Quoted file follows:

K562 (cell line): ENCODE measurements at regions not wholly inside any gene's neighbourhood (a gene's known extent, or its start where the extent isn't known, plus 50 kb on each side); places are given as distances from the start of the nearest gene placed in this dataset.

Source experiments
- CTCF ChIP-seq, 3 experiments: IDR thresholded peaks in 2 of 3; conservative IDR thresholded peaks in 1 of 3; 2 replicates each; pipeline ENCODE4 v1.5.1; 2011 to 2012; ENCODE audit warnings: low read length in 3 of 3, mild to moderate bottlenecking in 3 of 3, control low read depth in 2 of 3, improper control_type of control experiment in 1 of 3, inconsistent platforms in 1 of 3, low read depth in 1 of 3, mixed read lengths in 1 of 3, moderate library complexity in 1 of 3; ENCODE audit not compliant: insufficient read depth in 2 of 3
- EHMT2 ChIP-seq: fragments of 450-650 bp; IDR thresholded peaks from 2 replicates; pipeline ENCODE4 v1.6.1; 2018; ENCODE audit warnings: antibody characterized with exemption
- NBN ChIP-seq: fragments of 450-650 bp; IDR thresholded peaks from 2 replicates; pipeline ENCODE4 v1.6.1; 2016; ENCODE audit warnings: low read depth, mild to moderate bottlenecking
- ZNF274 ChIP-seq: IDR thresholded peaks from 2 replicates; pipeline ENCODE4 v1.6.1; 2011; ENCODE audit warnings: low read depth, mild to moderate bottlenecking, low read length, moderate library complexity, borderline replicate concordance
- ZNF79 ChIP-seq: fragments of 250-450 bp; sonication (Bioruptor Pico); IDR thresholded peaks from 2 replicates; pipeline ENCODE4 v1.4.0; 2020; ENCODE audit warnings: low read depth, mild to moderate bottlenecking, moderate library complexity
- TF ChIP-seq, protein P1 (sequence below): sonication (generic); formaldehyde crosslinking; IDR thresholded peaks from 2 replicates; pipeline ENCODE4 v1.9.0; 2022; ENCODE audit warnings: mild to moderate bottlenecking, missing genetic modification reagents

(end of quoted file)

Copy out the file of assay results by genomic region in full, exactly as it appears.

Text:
K562 (cell line): ENCODE measurements at regions not wholly inside any gene's neighbourhood (a gene's known extent, or its start where the extent isn't known, plus 50 kb on each side); places are given as distances from the start of the nearest gene placed in this dataset.

Source experiments
- CTCF ChIP-seq, 3 experiments: IDR thresholded peaks in 2 of 3; conservative IDR thresholded peaks in 1 of 3; 2 replicates each; pipeline ENCODE4 v1.5.1; 2011 to 2012; ENCODE audit warnings: low read length in 3 of 3, mild to moderate bottlenecking in 3 of 3, control low read depth in 2 of 3, improper control_type of control experiment in 1 of 3, inconsistent platforms in 1 of 3, low read depth in 1 of 3, mixed read lengths in 1 of 3, moderate library complexity in 1 of 3; ENCODE audit not compliant: insufficient read depth in 2 of 3
- EHMT2 ChIP-seq: fragments of 450-650 bp; IDR thresholded peaks from 2 replicates; pipeline ENCODE4 v1.6.1; 2018; ENCODE audit warnings: antibody characterized with exemption
- NBN ChIP-seq: fragments of 450-650 bp; IDR thresholded peaks from 2 replicates; pipeline ENCODE4 v1.6.1; 2016; ENCODE audit warnings: low read depth, mild to moderate bottlenecking
- ZNF274 ChIP-seq: IDR thresholded peaks from 2 replicates; pipeline ENCODE4 v1.6.1; 2011; ENCODE audit warnings: low read depth, mild to moderate bottlenecking, low read length, moderate library complexity, borderline replicate concordance
- ZNF79 ChIP-seq: fragments of 250-450 bp; sonication (Bioruptor Pico); IDR thresholded peaks from 2 replicates; pipeline ENCODE4 v1.4.0; 2020; ENCODE audit warnings: low read depth, mild to moderate bottlenecking, moderate library complexity
- TF ChIP-seq, protein P1 (sequence below): sonication (generic); formaldehyde crosslinking; IDR thresholded peaks from 2 replicates; pipeline ENCODE4 v1.9.0; 2022; ENCODE audit warnings: mild to moderate bottlenecking, missing genetic modification reagents